I foolishly assumed that it was my God-given responsibility to make sure that every person I knew fully agreed with everything I thought. As if I somehow had cornered the market on all sound doctrine and biblical understanding.
This is incredibly ironic given that the very heart of Reformed theology says God gets all the glory because he is the one ultimately responsible for all the saving, changing, and preserving. It’s like Alanis Morissette said: “Isn’t it ironic?”
Yes, yes it is.
I don’t debate about Reformed theology much these days. I’ll happily discuss it with someone who wants to, but I know that I can’t convince or change any person. If you want to chat about Calvinism, let’s grab a beer (a requirement of being Reformed) and we’ll hash it out.
CALVINISM IS NOT REQUIRED FOR GODLINESS
Some of the most godly, prayerful, loving, generous people I know, do not believe in Reformed theology. These people are so godly and so spirit-filled that they make me look like a headhunting pagan who plays with ouija boards for fun.
The truth is, godliness and Calvinism don’t necessarily go together. Calvinists have a somewhat well-earned reputation as pompous, self-righteous windbags who would rather write 10,000-word screeds than actually serve someone.
When I was younger, I assumed that a person who didn’t embrace Reformed theology was somehow less mature or godly than me. I look back and shudder.
I was the windbag.
I was the one who loved hearing myself talk.
I was the one who liked to toss around fancy theological words (double reprobation anyone?).
It was both terrifically ungodly and tremendously obnoxious. If you were at the business end of my weaponized Calvinism, I apologize.
I still fully embrace Reformed theology, but I now realize that it’s no longer necessary for godliness.
When John Wesley (an Arminian) was asked whether he thought he would see George Whitefield (a Calvinist) in heaven, he said, “No.” Then he said:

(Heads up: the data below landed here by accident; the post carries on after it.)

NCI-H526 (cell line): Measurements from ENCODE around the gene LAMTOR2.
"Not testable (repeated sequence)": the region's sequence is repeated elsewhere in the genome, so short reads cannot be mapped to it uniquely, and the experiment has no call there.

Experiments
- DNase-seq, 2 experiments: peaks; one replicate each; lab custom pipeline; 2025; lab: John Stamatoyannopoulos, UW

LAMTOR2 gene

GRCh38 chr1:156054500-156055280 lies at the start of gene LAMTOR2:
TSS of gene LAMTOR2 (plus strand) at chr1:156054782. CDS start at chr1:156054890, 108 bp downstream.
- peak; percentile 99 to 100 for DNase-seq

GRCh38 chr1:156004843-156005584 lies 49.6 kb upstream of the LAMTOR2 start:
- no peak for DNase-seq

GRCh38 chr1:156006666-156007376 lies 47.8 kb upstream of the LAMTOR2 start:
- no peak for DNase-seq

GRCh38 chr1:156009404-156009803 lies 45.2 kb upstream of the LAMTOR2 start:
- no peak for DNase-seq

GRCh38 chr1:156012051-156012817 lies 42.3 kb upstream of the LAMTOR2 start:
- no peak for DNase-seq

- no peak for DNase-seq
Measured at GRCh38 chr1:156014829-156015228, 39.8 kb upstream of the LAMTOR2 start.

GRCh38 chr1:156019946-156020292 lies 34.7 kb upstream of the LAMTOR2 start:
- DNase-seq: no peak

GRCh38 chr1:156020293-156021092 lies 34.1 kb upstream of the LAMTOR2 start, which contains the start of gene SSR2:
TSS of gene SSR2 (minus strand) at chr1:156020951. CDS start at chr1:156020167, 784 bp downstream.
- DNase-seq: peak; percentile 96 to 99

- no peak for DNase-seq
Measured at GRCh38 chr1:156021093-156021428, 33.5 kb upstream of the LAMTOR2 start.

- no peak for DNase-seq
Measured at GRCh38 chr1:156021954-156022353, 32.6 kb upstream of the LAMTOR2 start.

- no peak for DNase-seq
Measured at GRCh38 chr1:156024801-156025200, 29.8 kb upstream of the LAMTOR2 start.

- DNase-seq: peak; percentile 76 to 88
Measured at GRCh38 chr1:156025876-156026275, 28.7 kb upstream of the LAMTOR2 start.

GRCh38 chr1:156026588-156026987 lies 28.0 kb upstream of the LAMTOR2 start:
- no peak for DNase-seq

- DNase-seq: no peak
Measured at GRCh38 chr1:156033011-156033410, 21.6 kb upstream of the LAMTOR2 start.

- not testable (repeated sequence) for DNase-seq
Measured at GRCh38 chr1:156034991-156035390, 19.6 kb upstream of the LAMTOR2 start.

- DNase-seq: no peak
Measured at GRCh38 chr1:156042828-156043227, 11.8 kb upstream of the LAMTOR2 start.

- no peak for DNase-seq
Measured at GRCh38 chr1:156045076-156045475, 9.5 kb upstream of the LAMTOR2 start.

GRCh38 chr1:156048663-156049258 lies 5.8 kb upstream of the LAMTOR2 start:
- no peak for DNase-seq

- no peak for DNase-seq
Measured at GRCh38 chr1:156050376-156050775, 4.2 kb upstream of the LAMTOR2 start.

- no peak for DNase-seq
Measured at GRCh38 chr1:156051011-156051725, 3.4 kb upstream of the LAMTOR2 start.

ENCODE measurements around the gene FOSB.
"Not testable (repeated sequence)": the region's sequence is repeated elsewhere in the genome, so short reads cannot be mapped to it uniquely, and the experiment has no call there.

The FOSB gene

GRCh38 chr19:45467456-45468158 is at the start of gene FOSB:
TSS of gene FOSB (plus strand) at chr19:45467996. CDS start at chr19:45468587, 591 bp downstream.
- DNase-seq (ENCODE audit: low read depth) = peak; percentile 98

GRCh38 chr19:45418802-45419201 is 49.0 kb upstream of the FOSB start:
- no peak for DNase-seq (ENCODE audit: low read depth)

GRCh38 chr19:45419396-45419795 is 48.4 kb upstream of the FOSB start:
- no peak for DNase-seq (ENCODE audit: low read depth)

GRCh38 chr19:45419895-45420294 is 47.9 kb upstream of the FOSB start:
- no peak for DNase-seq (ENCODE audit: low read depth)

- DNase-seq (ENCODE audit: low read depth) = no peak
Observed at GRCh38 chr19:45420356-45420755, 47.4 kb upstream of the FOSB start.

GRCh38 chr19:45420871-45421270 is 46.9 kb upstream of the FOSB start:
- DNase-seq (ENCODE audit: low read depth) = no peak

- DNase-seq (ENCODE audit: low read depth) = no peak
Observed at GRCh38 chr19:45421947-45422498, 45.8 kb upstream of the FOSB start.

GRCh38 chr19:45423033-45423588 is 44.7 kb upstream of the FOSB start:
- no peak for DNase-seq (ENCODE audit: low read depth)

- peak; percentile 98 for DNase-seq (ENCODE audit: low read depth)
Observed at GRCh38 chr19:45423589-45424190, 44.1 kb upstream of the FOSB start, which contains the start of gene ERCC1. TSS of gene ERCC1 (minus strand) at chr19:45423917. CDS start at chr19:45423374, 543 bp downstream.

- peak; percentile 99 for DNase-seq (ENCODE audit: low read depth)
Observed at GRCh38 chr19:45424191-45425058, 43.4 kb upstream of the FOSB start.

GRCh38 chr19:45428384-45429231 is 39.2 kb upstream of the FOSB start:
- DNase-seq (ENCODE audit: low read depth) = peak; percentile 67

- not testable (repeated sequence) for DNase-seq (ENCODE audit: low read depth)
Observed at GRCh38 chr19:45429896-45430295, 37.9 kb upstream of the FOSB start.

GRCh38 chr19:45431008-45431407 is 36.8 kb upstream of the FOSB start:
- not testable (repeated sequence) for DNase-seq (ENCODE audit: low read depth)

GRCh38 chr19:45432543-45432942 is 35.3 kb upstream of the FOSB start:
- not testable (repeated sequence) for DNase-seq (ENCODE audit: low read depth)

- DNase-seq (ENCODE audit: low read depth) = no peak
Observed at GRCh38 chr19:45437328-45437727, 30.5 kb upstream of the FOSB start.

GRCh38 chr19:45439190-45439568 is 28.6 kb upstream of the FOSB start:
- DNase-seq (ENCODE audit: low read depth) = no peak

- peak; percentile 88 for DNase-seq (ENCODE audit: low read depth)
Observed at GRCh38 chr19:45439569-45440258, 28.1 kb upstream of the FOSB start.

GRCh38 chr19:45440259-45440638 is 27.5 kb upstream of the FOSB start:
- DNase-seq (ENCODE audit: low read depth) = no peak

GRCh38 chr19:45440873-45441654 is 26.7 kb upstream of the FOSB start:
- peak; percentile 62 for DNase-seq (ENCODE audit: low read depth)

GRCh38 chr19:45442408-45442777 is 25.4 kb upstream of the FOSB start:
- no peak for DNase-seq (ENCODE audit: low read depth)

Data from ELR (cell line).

Do not misunderstand me, madam; George Whitefield was so bright a star in the firmament of God’s glory, and will stand so near the throne, that one like me, who am less than the least, will never catch a glimpse of him
I feel the same, but in the opposite direction. I expect I won’t see many of my fellow believers in heaven who don’t believe in Reformed theology because they will be much nearer the throne than me.
CALVINISM ISN’T THE SOLUTION FOR EVERY PROBLEM
When I first truly understood that God is sovereign over all things, that was a great comfort to me. God is working all things together for my good. God is the one responsible for saving people. God is in control of governments and presidential candidates (thank goodness!).
But too often, I treated the Doctrines of Grace as the cure-all medicine for every spiritual problem.
You’re struggling with worry? Don’t you believe God is sovereign?
You’re struggling with anger? Don’t you believe in total depravity?
You’re worried about whether you’ll make it to the end? Don’t you believe in perseverance of the saints?
You get the point. Calvinism became my miracle pill that I dispensed freely. No matter the circumstances, I was always quick to whip out my bottle of Reformed theology from my fanny pack of systematic theology (I think that analogy works).
I somehow failed to grasp that truth always goes down better when it’s preceded by grace, love, compassion, and the bearing of burdens. Grace is the spoonful of sugar that makes the medicine of truth go down. Love, compassion, and empathy make it so much easier to hear truth.
Now I still talk encourage people with those same biblical truths, but not before I spend plenty of time simply listening and bearing burdens.
IN THE END
When Jesus returns and all is said and done, I don’t think we’ll be debating the finer points of theology. We’ll be so enraptured with the glory of God that not much else will matter.
Until then, I’ll seek to continue to learn from those who are more godly than me. By God’s grace, in 10 years I’ll be less of a pompous windbag than I am now.
Now if you’ll excuse me, I need to drink a craft beer while listening to a John Piper sermon.